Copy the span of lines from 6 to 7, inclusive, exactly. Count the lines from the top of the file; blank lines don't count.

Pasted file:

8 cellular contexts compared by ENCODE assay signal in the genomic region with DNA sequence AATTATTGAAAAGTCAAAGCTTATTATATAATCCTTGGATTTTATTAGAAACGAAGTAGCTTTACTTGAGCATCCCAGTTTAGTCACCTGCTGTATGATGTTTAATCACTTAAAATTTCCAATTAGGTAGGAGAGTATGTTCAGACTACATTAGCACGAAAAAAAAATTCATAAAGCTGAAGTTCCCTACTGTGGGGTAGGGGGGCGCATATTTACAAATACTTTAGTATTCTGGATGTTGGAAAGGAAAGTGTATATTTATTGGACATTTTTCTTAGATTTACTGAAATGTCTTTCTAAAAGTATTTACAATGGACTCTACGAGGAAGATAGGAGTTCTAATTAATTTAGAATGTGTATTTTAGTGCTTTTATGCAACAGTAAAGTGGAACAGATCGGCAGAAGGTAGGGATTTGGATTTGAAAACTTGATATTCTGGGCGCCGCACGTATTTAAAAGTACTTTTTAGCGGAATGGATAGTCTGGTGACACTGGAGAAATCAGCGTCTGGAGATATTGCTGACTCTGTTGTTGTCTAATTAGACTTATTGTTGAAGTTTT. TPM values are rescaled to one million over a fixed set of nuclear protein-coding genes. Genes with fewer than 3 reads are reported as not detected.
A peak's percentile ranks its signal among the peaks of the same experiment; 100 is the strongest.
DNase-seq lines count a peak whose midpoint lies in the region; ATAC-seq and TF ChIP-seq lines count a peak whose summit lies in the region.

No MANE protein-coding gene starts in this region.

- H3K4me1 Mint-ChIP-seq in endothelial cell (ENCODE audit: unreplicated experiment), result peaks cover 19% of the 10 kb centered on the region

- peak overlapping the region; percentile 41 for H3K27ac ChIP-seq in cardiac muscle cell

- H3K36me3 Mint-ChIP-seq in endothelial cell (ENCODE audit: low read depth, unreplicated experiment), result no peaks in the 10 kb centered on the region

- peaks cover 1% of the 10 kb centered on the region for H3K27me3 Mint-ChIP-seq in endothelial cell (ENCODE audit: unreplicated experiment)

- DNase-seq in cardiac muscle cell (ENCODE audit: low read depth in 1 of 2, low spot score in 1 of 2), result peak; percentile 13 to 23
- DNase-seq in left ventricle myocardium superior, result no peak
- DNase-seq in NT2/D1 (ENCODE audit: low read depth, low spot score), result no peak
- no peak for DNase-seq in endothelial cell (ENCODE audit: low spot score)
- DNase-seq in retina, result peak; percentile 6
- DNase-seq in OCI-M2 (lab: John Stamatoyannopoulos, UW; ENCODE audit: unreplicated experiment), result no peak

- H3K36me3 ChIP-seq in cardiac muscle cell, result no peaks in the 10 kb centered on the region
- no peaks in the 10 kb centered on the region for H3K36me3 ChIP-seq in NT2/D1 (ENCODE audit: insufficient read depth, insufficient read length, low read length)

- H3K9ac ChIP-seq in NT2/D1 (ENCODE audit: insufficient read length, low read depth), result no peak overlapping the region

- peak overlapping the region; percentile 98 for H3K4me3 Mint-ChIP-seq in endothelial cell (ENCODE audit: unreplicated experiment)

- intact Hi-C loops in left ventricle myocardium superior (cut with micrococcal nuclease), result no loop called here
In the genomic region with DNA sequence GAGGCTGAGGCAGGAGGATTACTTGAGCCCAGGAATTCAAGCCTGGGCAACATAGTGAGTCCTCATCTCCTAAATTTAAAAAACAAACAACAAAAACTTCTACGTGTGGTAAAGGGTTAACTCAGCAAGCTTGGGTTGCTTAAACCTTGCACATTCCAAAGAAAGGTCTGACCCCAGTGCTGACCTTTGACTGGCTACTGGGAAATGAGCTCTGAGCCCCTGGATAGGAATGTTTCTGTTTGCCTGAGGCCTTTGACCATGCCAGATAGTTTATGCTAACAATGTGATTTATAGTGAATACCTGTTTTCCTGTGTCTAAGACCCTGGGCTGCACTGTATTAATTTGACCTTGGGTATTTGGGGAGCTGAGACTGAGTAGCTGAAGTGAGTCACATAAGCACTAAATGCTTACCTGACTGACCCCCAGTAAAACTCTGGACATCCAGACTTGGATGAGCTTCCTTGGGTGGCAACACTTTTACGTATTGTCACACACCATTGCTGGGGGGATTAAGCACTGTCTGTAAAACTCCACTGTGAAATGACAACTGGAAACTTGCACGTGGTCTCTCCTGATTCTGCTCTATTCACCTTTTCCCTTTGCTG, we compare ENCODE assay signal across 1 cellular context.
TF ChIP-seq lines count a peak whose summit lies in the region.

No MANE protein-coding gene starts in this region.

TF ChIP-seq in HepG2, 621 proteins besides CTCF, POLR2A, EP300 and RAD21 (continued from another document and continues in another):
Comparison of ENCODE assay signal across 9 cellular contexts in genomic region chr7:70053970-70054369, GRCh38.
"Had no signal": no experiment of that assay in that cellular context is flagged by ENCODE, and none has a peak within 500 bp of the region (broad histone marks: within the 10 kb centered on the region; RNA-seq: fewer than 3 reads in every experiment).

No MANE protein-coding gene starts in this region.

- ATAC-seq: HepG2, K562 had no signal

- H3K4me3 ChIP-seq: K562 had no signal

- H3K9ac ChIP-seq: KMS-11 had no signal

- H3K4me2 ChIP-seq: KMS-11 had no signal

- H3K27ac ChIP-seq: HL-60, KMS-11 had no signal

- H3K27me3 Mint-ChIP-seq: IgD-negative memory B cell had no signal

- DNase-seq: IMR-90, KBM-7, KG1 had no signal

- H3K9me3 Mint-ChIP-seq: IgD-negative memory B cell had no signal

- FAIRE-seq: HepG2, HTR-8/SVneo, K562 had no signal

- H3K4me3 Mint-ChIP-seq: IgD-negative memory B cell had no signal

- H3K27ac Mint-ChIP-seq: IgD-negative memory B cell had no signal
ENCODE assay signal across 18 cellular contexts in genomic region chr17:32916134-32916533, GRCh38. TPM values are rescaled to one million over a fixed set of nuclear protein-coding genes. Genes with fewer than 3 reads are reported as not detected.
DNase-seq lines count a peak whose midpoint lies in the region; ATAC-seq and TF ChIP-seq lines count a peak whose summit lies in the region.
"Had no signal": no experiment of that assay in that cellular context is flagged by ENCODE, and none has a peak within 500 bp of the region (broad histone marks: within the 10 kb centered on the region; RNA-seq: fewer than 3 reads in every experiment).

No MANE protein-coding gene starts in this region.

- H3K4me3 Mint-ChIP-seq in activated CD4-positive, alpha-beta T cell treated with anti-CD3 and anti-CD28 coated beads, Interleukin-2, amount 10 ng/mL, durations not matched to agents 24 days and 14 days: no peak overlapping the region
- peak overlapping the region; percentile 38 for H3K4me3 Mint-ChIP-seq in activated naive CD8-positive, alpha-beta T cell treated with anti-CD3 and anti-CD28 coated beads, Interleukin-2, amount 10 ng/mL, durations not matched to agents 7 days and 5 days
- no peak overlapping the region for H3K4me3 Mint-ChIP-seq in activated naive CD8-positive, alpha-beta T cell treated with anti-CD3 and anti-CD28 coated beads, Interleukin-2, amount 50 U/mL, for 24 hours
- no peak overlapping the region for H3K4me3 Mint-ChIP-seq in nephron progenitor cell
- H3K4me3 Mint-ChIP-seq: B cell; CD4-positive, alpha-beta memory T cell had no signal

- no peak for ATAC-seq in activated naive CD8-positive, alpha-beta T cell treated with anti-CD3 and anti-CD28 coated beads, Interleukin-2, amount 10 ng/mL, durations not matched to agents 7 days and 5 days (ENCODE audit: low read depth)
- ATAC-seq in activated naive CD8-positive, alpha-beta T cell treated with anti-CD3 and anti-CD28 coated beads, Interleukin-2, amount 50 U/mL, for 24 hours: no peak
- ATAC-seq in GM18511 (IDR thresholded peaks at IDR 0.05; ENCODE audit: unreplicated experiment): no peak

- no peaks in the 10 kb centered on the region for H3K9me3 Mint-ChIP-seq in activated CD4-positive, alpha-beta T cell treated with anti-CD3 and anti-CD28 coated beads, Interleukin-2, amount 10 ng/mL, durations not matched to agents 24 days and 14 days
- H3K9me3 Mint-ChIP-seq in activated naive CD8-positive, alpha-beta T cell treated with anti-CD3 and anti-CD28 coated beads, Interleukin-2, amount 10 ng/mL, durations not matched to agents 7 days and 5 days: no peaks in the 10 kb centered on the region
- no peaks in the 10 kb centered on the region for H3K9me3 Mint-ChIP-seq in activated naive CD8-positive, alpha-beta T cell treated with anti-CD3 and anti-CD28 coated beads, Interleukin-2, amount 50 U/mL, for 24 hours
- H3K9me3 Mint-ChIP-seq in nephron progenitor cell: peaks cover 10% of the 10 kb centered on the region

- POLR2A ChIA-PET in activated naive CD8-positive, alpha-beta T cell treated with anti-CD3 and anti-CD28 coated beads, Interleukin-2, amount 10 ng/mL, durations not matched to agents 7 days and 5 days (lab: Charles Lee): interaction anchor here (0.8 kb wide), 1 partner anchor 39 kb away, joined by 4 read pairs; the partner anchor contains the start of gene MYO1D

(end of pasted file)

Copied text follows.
- peak overlapping the region; percentile 41 for H3K27ac ChIP-seq in cardiac muscle cell

- H3K36me3 Mint-ChIP-seq in endothelial cell (ENCODE audit: low read depth, unreplicated experiment), result no peaks in the 10 kb centered on the region